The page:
Japanese Innovations
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Japanese Innovations

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Japanese Innovations Japanese Innovations Presentation Transcript

  • innovation line-up A small list of innovations originating from JAPAN and impacting the world
  • alcohol tester With this new product the Japanese company A-Style has put an end to cheating (or feeling you are because you are already too drunk anyway. The principle is based on the different weight of alcohol and water 1
  • asimo/aibo robots Officially, the name is an acronym for "Advanced Step in Innovative MObility". ASIMO is a humanoid robot created by Honda Motor Company. Standing at 130 centimeters (4 feet 3 inches) and weighing 54 kilograms (119 pounds). The robot resembles a small astronaut wearing a backpack and can walk or run on two feet at speeds up to 6 km/h (4.3 mph) AIBO (Artificial Intelligence roBOt, homonymous with "pal" in Japanese) was one of several types of robotic pets designed and manufactured by Sony; there have been several different models since their introduction in 1999. Able to walk, "see" its environment via camera, and recognize spoken commands, they are considered to be autonomous robots, since they are able to learn and mature based on external stimuli from their owner or environment, or from other AIBOs. 2
  • blue ray disc technology Blu-ray Disc (also known as Blu-ray or BD) is an optical disc storage media format. Its main uses are high-definition video and data storage. The disc has the same dimensions as a standard DVD or CD. A dual layer Blu-ray Disc can store 50 GB, almost six times the capacity of a double-dual layer DVD (or more than 10 times if single-layer) 3
  • bonsai The origins of bonsai are believed to have begun at least 2000 years ago during the Han Dynasty in China. At first, the Japanese used miniaturized trees grown in containers to decorate their homes and gardens.During the Tokugawa period, landscape gardening attained new importance. Cultivation of plants such as azalea and maples became a pastime of the wealthy. Growing dwarf plants in containers was also popular. At this time, the term for dwarf potted trees was "a tree in a pot" The oldest known living bonsai trees are in the collection at Happo-en (a private garden and exclusive restaurant) in Tokyo, Japan, where bonsai are between 400 to 800 years old. 4
  • chameleon shawl The faculty of Environmental Information at Tokyo`s Keio University announced that it developed a scarf that changes color to match that of the wearer’s clothing by using 100 optical fibers, light-emitting diodes and a color sensor. A built-in sensor detects the color of the garment and then “commands” the LEDs to shine the same color , eg. If the wearer has on a blue shirt, the scarf automatically starts glowing blue. The team has also developed a shirt that changes color from blue to red according to the wearer’s body temperature. 5
  • commercial mobile phone service The first commercial mobile phone service was launched in Japan by NTT in 1978. By November 2007, the total number of mobile phone subscriptions in the world had reached 3.3 billion, or half of the human population (although some users have multiple subscriptions, or inactive subscriptions), which also makes the mobile phone the most widely spread technology and the most common electronic device in the world 6
  • deodorant clothing Aoki of Japan has introduced a new line of deodorant suits, shirts, socks and even underwear that prevents body odor from doing what B.O. tends to do - smell up the place.in cooperation with researchers at Shinshu University, has utilized several different technologies In creating their new deodorant and anti-bacterial clothing. silver ions infused into the clothing fibers have a proven toxic effect against bacteria, viruses and fungi. The properties of these ions are similar to those of other heavy metals like lead and mercury, only without being poisonous. Then there's the fibers themselves, which neutralize body order by either absorbing the unsavory aromas or the actual emission of deodorant. 7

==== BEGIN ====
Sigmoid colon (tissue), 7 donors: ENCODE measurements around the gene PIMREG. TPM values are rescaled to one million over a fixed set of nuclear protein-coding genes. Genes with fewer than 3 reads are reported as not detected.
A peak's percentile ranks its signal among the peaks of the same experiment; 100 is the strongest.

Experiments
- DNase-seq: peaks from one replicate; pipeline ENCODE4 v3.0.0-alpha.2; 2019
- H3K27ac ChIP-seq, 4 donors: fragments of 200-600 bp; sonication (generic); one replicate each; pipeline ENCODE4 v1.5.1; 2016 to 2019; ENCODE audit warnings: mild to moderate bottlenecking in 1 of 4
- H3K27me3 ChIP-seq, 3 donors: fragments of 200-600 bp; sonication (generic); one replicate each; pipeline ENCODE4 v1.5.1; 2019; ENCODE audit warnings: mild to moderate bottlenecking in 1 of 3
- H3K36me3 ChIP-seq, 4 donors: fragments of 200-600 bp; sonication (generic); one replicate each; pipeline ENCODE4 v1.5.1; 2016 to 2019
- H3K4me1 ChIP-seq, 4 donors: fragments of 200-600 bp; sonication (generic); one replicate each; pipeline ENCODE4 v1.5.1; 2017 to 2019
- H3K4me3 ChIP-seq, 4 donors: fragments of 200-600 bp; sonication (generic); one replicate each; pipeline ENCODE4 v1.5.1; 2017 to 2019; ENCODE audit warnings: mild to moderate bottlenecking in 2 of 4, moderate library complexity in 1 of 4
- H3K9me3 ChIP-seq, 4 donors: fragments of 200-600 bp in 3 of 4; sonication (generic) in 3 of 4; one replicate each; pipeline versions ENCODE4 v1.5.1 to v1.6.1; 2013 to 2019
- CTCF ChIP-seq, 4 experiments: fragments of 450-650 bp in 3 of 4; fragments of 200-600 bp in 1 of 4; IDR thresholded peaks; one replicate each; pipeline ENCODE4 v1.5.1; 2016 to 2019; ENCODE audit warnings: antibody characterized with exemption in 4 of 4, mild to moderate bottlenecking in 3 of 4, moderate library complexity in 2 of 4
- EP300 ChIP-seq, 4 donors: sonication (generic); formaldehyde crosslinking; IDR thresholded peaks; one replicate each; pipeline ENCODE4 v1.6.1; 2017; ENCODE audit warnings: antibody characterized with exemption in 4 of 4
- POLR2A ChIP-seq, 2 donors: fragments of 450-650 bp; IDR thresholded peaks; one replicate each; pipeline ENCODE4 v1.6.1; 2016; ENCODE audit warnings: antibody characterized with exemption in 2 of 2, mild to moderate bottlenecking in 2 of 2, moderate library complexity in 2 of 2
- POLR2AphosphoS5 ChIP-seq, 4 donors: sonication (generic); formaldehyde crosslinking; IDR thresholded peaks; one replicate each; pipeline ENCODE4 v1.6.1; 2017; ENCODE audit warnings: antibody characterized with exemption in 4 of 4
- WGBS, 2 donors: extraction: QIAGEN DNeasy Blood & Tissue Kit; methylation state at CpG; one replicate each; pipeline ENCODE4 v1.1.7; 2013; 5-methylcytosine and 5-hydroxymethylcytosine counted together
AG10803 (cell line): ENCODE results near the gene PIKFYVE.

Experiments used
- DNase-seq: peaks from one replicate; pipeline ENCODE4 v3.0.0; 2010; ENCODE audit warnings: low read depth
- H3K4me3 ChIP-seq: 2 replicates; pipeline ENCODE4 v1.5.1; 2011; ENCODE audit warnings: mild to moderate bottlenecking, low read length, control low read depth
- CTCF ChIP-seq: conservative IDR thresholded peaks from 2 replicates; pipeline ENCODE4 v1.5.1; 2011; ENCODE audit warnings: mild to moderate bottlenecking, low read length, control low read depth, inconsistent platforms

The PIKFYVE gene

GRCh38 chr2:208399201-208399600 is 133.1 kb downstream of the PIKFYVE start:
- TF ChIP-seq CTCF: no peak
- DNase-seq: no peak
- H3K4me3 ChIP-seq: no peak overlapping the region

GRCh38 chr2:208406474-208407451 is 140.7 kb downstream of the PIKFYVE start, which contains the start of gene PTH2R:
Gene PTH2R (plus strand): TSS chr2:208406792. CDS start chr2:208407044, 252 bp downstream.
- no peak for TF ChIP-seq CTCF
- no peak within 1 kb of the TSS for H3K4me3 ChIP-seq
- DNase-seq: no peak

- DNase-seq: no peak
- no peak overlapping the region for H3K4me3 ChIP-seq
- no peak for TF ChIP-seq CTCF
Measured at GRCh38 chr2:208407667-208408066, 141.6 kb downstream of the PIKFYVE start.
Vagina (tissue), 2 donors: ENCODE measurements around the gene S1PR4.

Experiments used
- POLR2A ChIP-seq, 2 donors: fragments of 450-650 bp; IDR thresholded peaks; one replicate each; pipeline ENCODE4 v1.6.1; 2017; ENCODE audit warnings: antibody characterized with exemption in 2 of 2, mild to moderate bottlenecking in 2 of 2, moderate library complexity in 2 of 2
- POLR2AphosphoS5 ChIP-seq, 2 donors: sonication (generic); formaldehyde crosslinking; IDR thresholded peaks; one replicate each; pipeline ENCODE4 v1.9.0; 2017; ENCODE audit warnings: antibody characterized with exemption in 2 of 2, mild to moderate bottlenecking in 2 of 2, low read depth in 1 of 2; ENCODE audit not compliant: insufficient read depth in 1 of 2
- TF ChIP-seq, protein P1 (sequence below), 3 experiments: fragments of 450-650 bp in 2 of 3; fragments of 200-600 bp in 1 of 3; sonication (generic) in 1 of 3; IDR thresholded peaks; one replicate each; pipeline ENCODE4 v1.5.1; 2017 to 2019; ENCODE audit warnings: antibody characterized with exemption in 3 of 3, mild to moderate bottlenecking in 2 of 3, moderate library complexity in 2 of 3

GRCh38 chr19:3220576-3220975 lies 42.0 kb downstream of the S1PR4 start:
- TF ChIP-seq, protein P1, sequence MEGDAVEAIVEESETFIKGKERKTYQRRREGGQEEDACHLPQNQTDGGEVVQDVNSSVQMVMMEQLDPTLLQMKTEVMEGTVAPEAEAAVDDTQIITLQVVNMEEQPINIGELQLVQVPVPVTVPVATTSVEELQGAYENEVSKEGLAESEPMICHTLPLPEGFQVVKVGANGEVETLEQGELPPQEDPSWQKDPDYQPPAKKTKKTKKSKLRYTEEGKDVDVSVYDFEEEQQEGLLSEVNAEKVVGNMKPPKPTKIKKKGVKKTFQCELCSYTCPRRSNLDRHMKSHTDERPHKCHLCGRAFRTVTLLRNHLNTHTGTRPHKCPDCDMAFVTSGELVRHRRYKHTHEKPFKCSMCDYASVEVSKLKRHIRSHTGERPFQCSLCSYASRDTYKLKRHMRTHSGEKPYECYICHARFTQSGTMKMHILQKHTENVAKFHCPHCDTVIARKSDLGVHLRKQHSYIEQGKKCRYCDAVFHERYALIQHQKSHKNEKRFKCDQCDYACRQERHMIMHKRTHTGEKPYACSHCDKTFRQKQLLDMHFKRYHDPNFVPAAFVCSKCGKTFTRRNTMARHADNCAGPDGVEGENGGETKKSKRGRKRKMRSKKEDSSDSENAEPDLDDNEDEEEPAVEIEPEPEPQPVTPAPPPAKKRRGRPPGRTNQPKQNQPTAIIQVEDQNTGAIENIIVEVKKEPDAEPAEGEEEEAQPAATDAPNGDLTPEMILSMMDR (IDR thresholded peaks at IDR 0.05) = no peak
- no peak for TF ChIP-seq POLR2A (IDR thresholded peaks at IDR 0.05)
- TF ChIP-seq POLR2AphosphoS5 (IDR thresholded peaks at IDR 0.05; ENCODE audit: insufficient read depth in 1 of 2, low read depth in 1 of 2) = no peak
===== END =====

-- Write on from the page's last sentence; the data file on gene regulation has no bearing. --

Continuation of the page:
• drug dispenser Unitech`s drug dispenser is a home device that automatically provides the whole family with the correct dosage of each person`s prescribed medicine or nutrition supplements. It sends a warning signal saying , “Here is your medicine. Don’t forget to take it,” until the user takes his medicine. Several trays are used for storing the various kinds of pills. These open and provide the medicine at the set time. 8
  • felt tipped pen The first fiber tip pen was invented by Yukio Horie of Tokyo Stationery Company in 1962 in Japan. A highlighter is a fiber tip pen filled with transparent brightly colored ink. The Avery Dennison Corporation trademarked the name Hi-Liter, they invented the name highlighter, but they did not invent the pen. 9
  • funeral envelope A Japanese funeral envelope used for offering condolence money. The white and black cords represent death. Similar-looking envelopes with red and silver cords are used for weddings. 10
  • gel pen Gel Pens were invented by the Sakura Color Products Corp. (Osaka, Japan), who make Gelly Roll pens and was the company that invented gel ink in 1984. 11
  • hand held fan A hand-held fan is an implement used to induce an airflow for the purpose of cooling or refreshing oneself. Any broad, flat surface waved back-and-forth will create a small airflow and therefore can be considered a rudimentary fan. The folding fan was invented in Japan in the 8th century 12
  • health phone apanese mobile phones come in a diversity which is as great as people's personality, bringing solutions for all the issues they might have, even if not telecom related. A new handset will be introduced in NTT DoCoMo's lineup, along with its great talent of measuring the user's body fat or just how bad his breath is. The phone is supposed to raise the interest of people in their own health and offer the needed support to those who want to lose some weight. "Our primary target groups would be fat-fighting middle-aged businessmen and young women on diets", said Kentaro Endo, a spokesman for NTT DoCoMo. 13
  • hizamakura lap pillow Shaped just like a beautiful woman’s lap, kneeling in Japanese-style, the Hizamakura “Lap Pillow” gives the best re-creation available, with choices of a red or black skirt to top it off. Hizamakura is soft and elastic to the touch, and perfectly suited to lying your head on. 14